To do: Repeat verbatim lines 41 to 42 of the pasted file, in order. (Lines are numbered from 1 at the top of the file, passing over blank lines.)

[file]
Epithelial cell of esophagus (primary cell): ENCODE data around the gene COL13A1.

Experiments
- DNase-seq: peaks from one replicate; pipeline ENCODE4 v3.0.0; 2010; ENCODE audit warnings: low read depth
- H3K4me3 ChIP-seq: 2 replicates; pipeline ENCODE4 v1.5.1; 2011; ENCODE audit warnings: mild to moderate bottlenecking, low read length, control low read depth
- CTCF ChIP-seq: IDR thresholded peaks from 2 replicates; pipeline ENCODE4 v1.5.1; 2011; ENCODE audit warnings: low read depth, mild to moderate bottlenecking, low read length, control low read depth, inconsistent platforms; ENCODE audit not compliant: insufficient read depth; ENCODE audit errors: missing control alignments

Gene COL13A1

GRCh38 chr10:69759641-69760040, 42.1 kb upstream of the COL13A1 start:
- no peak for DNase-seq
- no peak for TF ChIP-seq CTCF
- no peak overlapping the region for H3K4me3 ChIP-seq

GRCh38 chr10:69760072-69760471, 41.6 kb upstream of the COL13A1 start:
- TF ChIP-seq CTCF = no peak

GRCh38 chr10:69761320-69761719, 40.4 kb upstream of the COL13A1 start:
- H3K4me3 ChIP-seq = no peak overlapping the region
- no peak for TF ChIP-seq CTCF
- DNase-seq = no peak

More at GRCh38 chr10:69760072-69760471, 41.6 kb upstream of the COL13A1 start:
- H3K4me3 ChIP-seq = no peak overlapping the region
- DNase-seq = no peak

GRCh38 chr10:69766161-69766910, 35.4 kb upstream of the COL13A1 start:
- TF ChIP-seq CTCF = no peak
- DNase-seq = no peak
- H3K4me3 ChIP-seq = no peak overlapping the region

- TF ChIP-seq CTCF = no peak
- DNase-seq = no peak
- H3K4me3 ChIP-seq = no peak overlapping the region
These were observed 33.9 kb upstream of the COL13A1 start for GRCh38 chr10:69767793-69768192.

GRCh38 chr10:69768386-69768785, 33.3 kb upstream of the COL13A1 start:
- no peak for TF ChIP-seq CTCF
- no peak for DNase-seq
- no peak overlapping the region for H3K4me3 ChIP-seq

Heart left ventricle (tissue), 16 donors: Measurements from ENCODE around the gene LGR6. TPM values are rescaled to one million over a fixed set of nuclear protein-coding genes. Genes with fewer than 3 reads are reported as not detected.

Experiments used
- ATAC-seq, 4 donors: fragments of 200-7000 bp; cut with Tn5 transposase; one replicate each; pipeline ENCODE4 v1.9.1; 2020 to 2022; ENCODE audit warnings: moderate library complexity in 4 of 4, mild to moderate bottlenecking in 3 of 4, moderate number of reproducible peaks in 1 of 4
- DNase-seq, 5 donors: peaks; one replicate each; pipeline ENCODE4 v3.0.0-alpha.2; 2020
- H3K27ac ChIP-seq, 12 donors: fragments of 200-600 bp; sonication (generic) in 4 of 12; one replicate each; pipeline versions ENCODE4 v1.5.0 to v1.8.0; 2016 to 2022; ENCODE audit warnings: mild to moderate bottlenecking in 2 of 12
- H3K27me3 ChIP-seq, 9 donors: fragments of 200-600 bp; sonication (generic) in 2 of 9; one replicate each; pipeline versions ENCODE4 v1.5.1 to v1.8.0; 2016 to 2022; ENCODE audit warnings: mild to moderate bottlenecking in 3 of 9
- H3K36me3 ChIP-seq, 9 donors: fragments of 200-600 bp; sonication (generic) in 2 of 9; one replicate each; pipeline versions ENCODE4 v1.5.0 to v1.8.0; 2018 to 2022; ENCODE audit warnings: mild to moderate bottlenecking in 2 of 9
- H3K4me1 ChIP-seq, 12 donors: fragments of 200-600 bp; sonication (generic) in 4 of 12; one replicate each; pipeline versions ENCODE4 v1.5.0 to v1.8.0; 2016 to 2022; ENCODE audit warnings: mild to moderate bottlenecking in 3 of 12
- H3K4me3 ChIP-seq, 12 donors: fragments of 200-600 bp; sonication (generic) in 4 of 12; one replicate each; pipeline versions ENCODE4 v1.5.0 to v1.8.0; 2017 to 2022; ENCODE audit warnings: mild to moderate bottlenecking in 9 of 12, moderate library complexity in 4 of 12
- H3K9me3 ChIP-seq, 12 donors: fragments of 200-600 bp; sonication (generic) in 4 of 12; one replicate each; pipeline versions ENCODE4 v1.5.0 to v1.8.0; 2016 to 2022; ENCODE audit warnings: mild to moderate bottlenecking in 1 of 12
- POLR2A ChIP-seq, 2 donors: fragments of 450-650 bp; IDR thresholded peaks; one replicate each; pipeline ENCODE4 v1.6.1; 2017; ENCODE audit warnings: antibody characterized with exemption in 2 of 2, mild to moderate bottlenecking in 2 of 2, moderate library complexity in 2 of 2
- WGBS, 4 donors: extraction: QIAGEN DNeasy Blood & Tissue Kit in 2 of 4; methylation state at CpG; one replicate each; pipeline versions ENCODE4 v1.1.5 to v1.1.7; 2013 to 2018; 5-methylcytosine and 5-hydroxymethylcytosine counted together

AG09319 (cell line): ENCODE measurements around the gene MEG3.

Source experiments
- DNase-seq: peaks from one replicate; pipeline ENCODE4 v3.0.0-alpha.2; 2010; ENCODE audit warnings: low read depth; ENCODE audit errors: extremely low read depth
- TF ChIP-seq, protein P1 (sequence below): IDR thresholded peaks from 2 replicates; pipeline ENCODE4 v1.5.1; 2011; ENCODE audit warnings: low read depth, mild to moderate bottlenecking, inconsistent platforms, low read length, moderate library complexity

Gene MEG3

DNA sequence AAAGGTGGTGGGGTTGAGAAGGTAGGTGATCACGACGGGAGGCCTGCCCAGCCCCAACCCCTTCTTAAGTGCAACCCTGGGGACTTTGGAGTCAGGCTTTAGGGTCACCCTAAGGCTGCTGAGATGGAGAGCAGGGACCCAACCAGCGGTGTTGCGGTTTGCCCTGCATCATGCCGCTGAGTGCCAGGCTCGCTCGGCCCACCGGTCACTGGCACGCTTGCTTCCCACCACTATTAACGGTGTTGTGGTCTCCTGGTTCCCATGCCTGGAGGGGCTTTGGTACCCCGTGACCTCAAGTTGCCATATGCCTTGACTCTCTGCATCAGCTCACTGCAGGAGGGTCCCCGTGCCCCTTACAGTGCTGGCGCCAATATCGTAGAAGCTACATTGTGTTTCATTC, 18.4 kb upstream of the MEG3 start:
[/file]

- H3K9me3 ChIP-seq, 12 donors: fragments of 200-600 bp; sonication (generic) in 4 of 12; one replicate each; pipeline versions ENCODE4 v1.5.0 to v1.8.0; 2016 to 2022; ENCODE audit warnings: mild to moderate bottlenecking in 1 of 12
- POLR2A ChIP-seq, 2 donors: fragments of 450-650 bp; IDR thresholded peaks; one replicate each; pipeline ENCODE4 v1.6.1; 2017; ENCODE audit warnings: antibody characterized with exemption in 2 of 2, mild to moderate bottlenecking in 2 of 2, moderate library complexity in 2 of 2